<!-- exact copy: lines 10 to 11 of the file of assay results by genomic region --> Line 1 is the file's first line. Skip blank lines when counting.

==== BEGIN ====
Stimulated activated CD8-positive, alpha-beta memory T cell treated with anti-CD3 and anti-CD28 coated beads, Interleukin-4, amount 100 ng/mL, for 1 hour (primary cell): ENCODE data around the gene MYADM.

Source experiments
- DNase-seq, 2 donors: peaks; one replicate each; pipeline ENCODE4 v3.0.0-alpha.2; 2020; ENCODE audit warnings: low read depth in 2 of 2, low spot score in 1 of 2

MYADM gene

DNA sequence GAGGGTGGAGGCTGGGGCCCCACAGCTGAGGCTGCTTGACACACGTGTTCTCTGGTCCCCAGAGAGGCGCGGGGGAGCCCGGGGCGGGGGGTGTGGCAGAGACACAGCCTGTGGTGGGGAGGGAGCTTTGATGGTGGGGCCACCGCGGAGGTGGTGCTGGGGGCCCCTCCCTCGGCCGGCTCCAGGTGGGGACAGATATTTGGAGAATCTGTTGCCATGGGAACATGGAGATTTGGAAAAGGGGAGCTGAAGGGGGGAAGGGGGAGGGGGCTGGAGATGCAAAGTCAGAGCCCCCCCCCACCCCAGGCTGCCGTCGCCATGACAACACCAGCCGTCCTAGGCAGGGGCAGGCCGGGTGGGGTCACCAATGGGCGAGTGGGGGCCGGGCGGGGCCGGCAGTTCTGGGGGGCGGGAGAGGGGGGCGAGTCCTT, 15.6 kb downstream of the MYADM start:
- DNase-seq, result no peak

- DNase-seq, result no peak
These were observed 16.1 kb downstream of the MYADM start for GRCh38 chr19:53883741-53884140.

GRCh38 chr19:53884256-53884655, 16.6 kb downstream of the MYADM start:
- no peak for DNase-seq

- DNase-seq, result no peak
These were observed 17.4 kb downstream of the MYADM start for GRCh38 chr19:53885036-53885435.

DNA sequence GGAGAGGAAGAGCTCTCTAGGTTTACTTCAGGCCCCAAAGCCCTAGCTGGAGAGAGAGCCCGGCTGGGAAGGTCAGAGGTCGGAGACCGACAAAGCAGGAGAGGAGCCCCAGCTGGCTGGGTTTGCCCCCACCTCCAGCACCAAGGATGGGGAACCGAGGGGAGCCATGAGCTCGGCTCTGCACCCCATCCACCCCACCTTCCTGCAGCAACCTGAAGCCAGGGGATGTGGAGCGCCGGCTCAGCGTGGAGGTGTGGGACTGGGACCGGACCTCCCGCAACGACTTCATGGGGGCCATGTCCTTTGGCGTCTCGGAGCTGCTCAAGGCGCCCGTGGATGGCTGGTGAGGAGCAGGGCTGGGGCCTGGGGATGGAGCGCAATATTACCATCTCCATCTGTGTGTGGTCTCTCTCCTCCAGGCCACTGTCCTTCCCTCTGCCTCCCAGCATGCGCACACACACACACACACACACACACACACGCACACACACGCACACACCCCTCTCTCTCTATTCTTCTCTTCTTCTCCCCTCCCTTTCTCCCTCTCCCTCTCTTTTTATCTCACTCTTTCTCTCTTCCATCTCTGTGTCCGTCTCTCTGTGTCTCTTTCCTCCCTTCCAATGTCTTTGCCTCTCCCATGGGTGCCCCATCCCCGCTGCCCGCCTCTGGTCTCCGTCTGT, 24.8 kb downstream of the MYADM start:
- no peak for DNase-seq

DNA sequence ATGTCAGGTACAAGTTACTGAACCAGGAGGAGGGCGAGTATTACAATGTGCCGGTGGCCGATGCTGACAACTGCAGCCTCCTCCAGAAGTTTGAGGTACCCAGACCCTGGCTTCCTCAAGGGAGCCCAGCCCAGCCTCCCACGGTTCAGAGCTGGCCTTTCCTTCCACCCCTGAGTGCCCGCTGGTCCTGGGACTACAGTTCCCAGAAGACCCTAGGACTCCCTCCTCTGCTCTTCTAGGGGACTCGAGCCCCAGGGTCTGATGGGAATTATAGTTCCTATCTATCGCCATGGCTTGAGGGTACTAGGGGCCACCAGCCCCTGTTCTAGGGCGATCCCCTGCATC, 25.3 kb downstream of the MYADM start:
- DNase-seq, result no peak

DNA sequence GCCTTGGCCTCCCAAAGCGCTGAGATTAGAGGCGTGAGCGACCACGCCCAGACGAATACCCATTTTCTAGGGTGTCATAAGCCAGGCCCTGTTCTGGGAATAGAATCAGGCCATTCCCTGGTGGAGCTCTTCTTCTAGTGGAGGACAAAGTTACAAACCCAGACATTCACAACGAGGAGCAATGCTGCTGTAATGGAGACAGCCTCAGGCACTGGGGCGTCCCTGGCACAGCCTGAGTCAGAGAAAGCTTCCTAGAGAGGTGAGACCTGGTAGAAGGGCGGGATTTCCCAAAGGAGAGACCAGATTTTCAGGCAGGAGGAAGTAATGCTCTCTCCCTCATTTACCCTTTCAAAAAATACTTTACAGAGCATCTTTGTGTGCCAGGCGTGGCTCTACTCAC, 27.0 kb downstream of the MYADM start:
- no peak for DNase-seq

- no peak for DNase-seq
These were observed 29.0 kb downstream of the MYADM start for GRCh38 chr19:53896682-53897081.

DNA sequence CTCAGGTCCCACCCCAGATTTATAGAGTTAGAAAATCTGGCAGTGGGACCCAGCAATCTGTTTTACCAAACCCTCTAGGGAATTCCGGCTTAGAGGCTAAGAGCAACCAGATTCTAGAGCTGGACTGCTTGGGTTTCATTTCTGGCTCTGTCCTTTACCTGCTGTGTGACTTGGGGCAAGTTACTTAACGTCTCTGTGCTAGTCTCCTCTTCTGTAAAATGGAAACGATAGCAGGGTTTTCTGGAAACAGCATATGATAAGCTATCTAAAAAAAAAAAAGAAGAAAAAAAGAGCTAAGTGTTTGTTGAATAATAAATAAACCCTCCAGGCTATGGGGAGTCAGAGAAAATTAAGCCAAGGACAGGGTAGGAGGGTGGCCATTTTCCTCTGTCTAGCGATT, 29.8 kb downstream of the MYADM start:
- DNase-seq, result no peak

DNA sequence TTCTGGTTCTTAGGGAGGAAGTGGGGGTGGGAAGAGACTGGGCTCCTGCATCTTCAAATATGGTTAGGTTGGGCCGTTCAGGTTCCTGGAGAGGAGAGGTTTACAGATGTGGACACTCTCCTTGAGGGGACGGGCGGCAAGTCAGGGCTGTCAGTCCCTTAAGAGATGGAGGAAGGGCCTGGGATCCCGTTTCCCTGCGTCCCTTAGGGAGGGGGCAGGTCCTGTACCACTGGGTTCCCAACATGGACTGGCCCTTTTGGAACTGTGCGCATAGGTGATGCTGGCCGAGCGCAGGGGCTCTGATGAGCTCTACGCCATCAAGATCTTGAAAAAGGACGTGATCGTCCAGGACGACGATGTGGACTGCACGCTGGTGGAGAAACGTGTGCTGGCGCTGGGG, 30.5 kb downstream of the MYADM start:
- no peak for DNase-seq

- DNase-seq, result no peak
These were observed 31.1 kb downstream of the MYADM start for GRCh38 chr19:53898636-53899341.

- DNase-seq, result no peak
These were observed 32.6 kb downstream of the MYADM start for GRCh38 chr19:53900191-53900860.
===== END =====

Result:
- no peak for DNase-seq

- DNase-seq, result no peak